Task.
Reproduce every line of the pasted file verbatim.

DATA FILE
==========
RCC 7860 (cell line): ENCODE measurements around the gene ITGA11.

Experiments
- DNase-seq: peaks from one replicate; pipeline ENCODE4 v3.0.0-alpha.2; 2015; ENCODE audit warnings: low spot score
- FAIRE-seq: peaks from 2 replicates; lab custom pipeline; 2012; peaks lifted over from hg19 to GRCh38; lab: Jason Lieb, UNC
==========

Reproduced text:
RCC 7860 (cell line): ENCODE measurements around the gene ITGA11.

Experiments
- DNase-seq: peaks from one replicate; pipeline ENCODE4 v3.0.0-alpha.2; 2015; ENCODE audit warnings: low spot score
- FAIRE-seq: peaks from 2 replicates; lab custom pipeline; 2012; peaks lifted over from hg19 to GRCh38; lab: Jason Lieb, UNC